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Jump on Transit City plan or else, David Miller told

By Tess Kalinowski and Robert Benzie
Staff Reporters

Mayor David Miller threatens the future of his own Transit City light rail lines by refusing to get on board a revised provincial plan, says Transportation Minister Kathleen Wynne.

“Does he want (the projects) to stop? Because undermining the process can lead to that,” she said, referring to a proposal in which TTC riders will wait longer for shorter lines with fewer stops.

It was the latest salvo in a war of words between the province and the mayor over the deferral of $4 billion in funding for lines on Sheppard, Finch, Eglinton and the Scarborough RT.

The volume went up after Miller wrote Premier Dalton McGuinty Wednesday saying the city would never support a revised Metrolinx plan that cuts the lines and delays their completion to at least 2020 rather than 2016.

While Miller said Thursday he was aware of “a proposal” to reduce the scope of the projects by 22.5 kilometres and 25 stops, he never agreed to it if it meant construction would be delayed.

The revised Metrolinx plan is “a big, massive cut,” he said.

“They’re proposing building little stubs of lines just like happened in 1995. We ended up with just the Sheppard line and, if the Metrolinx proposal goes ahead, we’ll have a subway from Leaside to Forest Hill and that’s a violation of all the people who need transit the most,” he said.

Metrolinx CEO Rob Prichard said Thursday that, while Miller had supported the scaled-back Transit City plan once it became clear the four light rail lines were about $2.5 billion over the $8.15 billion the province originally promised, that was before the March provincial budget pushed the timelines back.

He said there are documents that prove Miller attended meetings where the cuts were discussed, but Prichard would not release them.

Both the province and Metrolinx agreed some sections would have to wait until there was a Metrolinx Investment Strategy to raise more money for transit.

“The city, TTC, Metrolinx and the province all agreed to a phased-in approach, completing the first phase within the $8.15 billion budget given to us and completing the second phase when the resources of the Investment Strategy are available, which we hope will be well before the first phase is completed so there can be a seamless transition from Phase 1 to Phase 2,” said Prichard.

“But it is important to note that the TTC’s cost estimates were more than 25 per cent above the budget, $2.5 billion, and the province and Metrolinx are not prepared to have budget overruns given the province is paying 100 per cent of the cost. If the city wants to spend money beyond the provincial commitment that is very welcome,” he said.

Miller again urged the province to take the city up on its offer to finance the original construction schedule if Queen’s Park paid it back after the five-year period.

In exchange, Toronto would pick up the cost of $80 million to $100 million in financing. That would still be a savings for the city given that it would need to spend about $200 million to buy more buses if the Transit City construction is delayed.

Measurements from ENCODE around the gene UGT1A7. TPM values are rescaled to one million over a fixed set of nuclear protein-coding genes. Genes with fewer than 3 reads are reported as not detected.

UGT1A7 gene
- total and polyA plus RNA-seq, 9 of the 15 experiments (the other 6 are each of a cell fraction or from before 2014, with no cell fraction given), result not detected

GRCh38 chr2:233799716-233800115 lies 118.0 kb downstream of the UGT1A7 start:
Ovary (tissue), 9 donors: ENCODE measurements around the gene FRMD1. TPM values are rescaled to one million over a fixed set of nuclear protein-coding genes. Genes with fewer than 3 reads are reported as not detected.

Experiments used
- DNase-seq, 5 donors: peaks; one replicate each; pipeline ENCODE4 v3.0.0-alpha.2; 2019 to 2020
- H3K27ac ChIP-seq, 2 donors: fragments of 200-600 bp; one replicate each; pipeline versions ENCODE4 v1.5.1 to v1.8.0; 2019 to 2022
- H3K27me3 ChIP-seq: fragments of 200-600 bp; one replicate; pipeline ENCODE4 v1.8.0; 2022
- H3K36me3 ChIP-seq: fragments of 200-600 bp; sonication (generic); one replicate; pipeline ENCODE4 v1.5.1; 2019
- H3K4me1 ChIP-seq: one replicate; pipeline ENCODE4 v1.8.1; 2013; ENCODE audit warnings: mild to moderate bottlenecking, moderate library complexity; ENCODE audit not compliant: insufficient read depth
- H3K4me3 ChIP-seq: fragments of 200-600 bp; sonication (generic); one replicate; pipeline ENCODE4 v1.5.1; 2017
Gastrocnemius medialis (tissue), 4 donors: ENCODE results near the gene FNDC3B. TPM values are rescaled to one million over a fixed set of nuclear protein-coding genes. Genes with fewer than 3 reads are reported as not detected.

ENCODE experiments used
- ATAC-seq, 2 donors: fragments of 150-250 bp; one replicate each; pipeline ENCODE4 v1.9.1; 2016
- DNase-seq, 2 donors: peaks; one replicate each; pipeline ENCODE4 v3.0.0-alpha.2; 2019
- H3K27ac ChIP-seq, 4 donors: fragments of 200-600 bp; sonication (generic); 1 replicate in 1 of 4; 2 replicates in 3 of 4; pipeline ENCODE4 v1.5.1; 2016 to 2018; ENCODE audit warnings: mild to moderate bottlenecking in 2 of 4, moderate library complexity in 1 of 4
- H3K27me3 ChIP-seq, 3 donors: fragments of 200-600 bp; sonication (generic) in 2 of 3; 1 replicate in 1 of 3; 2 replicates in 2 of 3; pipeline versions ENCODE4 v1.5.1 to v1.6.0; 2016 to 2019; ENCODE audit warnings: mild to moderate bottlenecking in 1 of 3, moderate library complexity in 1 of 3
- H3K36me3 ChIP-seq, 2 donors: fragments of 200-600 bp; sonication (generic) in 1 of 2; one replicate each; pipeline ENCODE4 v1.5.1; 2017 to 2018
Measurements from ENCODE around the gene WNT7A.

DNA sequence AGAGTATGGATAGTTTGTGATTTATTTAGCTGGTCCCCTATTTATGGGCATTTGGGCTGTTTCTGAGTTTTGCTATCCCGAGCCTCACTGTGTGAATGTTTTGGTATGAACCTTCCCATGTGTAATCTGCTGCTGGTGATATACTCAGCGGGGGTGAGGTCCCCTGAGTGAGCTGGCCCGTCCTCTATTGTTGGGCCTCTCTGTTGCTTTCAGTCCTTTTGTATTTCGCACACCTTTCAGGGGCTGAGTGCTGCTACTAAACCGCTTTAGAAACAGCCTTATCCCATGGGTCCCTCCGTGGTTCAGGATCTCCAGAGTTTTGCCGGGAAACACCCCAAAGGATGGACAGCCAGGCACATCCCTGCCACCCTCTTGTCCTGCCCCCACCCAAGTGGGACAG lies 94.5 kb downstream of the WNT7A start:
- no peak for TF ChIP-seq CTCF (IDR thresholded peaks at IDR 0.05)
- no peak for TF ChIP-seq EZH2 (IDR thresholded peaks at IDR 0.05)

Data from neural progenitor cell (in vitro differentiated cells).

War of words

“I understand he’s disappointed, but this isn’t about the mayor’s personal disappointment. This is about providing service to the residents of the GTA.”

—Ontario Transportation Minister Kathleen Wynne

“Metrolinx was created to strengthen regional transportation. The province has affirmed and reaffirmed that commitment repeatedly. The province and Metrolinx are committed to building those five projects, four in Toronto and one in York Region because they make a profound contribution to improve transportation and reduce congestion… . The province is committed to completing all five projects in 10 years but we need the support of the city. In York Region we have the unqualified support of the chair of the region. We’re going to work very hard to finalize the plan with the TTC so they can also proceed with the projects in the plan.”

—Metrolinx CEO Rob Prichard

“Their proposal is to start Finch, only do a part of it and start it in 2015. That’s two elections from now and if they can’t honour a commitment they made in April 2009 - that’s when the premier said that these four lines will be built - how can they possibly credibly suggest deferring these things til 2015 means anything? That’s two governments away, not this government, the one that wins the next election, the one that wins the election after that. And that’s not acceptable.”

—Mayor David Miller

“We worked for a year with (Metrolinx) to make sure the lines would go ahead on schedule and that some of them would be funded from the announced money and some from the Investment Strategy and they were to proceed seamlessly. As mayor I was not prepared to agree to anything except the lines starting as scheduled and a plan to ensure that seamlessly they would proceed.”

—Mayor David Miller

“The mayor was willing to explore phasing as long as they completed the lines that the premier announced, without delaying construction schedule. If Queen’s Park was unable to finish the lines within the announced funding, the Mayor was open to working with them to identify new funding or sources of funding to keep the Transit City moving forward seamlessly. There was never an agreement on any cuts.”

—TTC chair Adam Giambrone